Using data from nearly 8000 local surveys of malaria parasite infection rates, an international team of researchers has built a global map showing the proportion of the population infected with the parasite Plasmodium falciparum at locations throughout the globe. Published in this week's PLoS Medicine, the map shows that areas where a high proportion of residents are infected are common - but by no means uniform - in Africa, while lower prevalence levels are found in the Americas and Central and Southeast Asia, although pockets of intermediate and high transmission remain in some parts of Asia.
Malaria is one of the most common infectious diseases in the world; the P. falciparum parasite causes about 500 million cases each year, and about 40% of the world's population lives in areas where malaria is transmitted.
The team of researchers, led by Simon Hay from the Department of Zoology at the University of Oxford, shows that global malaria endemicity is substantially lower than would be predicted from inspection of historical maps. Nevertheless, their map indicates that, in 2007, almost 60% of the 2.4 billion people at any risk of malaria were living in areas where malaria is constantly present - 0.69 billion people in Central and South East Asia, 0.66 billion in Africa, Yemen, and Saudi Arabia, and 0.04 billion in the Americas.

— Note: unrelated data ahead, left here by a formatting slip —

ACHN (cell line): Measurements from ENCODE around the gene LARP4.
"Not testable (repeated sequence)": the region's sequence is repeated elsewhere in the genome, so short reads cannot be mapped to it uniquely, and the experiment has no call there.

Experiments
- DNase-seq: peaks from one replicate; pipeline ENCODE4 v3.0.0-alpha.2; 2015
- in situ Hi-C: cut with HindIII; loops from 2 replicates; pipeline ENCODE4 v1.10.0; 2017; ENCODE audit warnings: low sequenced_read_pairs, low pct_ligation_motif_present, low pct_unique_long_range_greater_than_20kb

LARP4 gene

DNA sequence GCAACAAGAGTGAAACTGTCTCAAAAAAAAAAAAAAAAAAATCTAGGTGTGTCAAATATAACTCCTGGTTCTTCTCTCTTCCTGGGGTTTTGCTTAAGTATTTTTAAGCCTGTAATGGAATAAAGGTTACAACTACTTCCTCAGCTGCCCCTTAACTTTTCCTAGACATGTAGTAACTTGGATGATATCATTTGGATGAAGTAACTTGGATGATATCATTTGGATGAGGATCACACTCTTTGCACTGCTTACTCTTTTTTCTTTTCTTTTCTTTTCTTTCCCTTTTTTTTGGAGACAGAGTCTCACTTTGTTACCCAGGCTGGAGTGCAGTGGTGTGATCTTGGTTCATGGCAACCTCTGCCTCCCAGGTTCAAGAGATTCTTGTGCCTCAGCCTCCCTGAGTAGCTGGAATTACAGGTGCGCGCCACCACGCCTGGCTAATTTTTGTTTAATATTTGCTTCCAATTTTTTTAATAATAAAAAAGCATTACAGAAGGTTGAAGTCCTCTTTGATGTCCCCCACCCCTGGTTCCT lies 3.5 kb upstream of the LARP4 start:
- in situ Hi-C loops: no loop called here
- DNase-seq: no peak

Part of the Malaria Atlas Project, the new map reflects the use of model-based geostatistics to incorporate data obtained across space and time. It provides an important new resource by indicating areas where malaria control can be improved, as well as areas where malaria elimination may be possible. Prior to this study, the most recent global map of P. falciparum endemicity was published in 1968 and suffered from a number of limitations, such as incomplete description of the input data used and lack of estimates for the uncertainty in its predictions. In contrast, because of the statistical methods used to construct the new map published in PLoS Medicine, it is possible to quantify the uncertainty in the results.
"The state of the P. falciparum malaria world in 2007 represents an enormous opportunity for the international community to act," say the authors. "This cartographic resource will help countries determine their needs and serve as a baseline to monitor and evaluate progress towards interventional goals."
More information: Hay SI, Guerra CA, Gething PW, Patil AP, Tatem AJ, et al. (2009) A world malaria map: Plasmodium falciparum endemicity in 2007. PLoS Med 6(3): e1000048. doi:10.1371/journal.pmed.1000048, medicine.plosjournals.org/perlserv/?request=get-document&doi=10.1371/journal.pmed.1000048
Source: Public Library of Science (news : web)
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